Severe weather and persistent downpours in the UK, particularly in southern England have caused localised flooding and raised fears of more, with many areas receiving up to an inch of rain.
The Environment Agency had 10 flood warnings in place in England and Wales overnight, all in the Anglian area, and 65 flood alerts, including 26 in the Anglian area and 28 in the South East.
Flood warnings mean flooding is expected and immediate action required; flood alerts mean flooding is possible and people should be prepared. Words: PA
The River Ravensbourne in Lewisham, south-east London, burst its banks and water poured on to surrounding roads affecting an area of around 1,800 square metres yesterday, the London Fire Brigade said.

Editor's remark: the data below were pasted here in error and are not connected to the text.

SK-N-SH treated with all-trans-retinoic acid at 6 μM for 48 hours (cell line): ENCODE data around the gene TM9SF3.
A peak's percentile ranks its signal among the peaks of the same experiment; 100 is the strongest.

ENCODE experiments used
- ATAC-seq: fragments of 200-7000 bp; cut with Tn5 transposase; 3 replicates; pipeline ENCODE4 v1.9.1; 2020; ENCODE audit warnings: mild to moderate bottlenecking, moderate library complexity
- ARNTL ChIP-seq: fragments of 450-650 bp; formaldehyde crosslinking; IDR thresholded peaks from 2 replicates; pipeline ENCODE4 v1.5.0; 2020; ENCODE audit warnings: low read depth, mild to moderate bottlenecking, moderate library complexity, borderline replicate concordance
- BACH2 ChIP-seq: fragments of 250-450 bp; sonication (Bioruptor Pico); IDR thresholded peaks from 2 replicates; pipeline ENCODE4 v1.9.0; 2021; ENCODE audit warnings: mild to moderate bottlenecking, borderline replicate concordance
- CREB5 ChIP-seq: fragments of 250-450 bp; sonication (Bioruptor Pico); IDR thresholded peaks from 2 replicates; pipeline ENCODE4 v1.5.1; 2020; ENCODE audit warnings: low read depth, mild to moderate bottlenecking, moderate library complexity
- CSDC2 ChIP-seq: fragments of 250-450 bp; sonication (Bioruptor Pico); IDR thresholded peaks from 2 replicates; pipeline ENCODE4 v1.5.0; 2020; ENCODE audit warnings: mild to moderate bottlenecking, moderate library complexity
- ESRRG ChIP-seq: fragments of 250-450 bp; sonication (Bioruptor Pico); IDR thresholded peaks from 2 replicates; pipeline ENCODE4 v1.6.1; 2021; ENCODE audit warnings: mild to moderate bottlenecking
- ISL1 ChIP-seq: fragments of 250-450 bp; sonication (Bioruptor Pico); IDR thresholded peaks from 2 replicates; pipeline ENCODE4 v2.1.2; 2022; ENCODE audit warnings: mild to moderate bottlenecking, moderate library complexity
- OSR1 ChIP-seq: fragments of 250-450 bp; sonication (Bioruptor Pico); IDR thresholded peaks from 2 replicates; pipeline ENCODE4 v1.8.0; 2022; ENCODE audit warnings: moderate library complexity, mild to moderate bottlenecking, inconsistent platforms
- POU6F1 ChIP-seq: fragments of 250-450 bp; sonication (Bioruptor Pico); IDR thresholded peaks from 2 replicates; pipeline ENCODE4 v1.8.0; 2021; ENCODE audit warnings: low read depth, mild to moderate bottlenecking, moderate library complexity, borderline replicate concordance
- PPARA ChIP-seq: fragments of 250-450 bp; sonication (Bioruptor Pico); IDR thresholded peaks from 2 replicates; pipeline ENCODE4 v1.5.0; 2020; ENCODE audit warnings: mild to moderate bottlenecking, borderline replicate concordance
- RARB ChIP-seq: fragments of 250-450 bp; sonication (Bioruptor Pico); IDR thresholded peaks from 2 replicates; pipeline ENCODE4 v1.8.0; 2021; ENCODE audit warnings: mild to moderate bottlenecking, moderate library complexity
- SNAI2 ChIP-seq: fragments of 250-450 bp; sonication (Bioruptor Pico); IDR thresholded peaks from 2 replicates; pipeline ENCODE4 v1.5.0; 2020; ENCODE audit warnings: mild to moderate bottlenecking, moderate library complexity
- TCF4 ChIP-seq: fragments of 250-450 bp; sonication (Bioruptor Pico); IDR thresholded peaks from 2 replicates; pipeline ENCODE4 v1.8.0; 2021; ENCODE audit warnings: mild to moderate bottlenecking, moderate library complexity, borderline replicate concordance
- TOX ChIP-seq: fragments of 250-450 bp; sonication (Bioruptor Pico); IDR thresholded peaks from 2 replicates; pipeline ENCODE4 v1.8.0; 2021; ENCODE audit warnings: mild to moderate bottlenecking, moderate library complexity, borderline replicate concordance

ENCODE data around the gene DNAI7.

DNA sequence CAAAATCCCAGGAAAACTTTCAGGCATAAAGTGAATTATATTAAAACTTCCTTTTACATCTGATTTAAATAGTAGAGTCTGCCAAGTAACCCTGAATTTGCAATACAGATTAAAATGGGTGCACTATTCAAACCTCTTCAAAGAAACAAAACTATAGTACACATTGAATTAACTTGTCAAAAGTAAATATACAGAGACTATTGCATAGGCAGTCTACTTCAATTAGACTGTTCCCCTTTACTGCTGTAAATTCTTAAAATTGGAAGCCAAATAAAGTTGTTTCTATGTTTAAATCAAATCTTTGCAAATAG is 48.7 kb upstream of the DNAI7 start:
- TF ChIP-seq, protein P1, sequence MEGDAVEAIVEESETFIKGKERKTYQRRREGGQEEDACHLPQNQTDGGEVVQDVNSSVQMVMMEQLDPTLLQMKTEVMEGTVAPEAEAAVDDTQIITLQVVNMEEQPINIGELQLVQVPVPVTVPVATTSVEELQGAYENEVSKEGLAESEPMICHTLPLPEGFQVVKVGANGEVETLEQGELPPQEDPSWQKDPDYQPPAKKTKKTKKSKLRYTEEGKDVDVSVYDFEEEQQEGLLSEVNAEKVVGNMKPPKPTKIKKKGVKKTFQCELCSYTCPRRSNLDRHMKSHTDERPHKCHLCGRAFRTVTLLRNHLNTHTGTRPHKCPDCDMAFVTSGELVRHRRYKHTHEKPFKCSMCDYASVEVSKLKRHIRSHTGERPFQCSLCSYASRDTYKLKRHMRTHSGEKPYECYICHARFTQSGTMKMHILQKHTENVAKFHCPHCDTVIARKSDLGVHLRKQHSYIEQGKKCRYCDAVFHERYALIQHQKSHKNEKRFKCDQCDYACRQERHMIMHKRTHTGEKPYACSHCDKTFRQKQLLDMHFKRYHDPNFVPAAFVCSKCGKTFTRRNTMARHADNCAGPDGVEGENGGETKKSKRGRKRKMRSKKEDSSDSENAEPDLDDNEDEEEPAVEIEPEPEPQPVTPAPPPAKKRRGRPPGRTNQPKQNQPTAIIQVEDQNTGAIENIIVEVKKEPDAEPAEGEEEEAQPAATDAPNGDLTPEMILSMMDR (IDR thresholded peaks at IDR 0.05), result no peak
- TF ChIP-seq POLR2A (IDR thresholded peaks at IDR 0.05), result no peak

Around 21 firefighters and officers pumped the water away from homes and businesses in the area and back into the river but further downstream.
Loampit Vale Road was flooded as was a nearby shop, but no residential homes. Crews managed to stop the water reaching nearby Lewisham DLR station, which remained open.
Station manager Bruce Grain, who was at the scene said: "At first, firefighters were standing in about half a metre of flowing water using specialist pumps to divert the water flow away from the road, shops and homes. Crews worked quickly and the water level has now subsided."
Nick Prebble, a forecaster with MeteoGroup, said: "In the 12-hour period from 6am to 6pm (yesterday), the highest rainfall was at Bury St Edmunds in Suffolk, where there was 25mm, which is almost an inch.
"There was in excess of 10mm in many places from East Anglia down to Hampshire.
"The good news is that the rain, which moved in from the south, is clearing to the east and Monday is looking a better day, in most areas, after a chilly start, while rain expected on Tuesday into Wednesday is not expected to be as heavy as today."